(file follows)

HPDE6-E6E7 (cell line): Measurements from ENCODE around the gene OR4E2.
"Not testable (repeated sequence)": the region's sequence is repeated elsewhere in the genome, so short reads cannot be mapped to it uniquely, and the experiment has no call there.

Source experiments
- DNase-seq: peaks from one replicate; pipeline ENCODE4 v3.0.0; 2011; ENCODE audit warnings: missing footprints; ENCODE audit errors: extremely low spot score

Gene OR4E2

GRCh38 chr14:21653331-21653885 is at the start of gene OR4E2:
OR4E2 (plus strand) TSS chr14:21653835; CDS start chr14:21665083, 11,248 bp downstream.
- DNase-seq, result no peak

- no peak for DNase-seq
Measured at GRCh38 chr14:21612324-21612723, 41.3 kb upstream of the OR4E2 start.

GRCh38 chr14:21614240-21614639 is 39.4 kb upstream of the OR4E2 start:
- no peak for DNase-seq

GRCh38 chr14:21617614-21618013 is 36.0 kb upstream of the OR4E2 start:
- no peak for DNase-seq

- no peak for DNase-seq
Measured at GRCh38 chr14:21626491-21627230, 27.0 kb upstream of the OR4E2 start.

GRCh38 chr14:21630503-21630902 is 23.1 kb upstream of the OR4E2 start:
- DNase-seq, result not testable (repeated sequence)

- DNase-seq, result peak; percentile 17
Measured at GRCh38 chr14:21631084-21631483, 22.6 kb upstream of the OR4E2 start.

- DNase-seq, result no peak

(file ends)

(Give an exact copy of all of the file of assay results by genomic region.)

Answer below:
HPDE6-E6E7 (cell line): Measurements from ENCODE around the gene OR4E2.
"Not testable (repeated sequence)": the region's sequence is repeated elsewhere in the genome, so short reads cannot be mapped to it uniquely, and the experiment has no call there.

Source experiments
- DNase-seq: peaks from one replicate; pipeline ENCODE4 v3.0.0; 2011; ENCODE audit warnings: missing footprints; ENCODE audit errors: extremely low spot score

Gene OR4E2

GRCh38 chr14:21653331-21653885 is at the start of gene OR4E2:
OR4E2 (plus strand) TSS chr14:21653835; CDS start chr14:21665083, 11,248 bp downstream.
- DNase-seq, result no peak

- no peak for DNase-seq
Measured at GRCh38 chr14:21612324-21612723, 41.3 kb upstream of the OR4E2 start.

GRCh38 chr14:21614240-21614639 is 39.4 kb upstream of the OR4E2 start:
- no peak for DNase-seq

GRCh38 chr14:21617614-21618013 is 36.0 kb upstream of the OR4E2 start:
- no peak for DNase-seq

- no peak for DNase-seq
Measured at GRCh38 chr14:21626491-21627230, 27.0 kb upstream of the OR4E2 start.

GRCh38 chr14:21630503-21630902 is 23.1 kb upstream of the OR4E2 start:
- DNase-seq, result not testable (repeated sequence)

- DNase-seq, result peak; percentile 17
Measured at GRCh38 chr14:21631084-21631483, 22.6 kb upstream of the OR4E2 start.

- DNase-seq, result no peak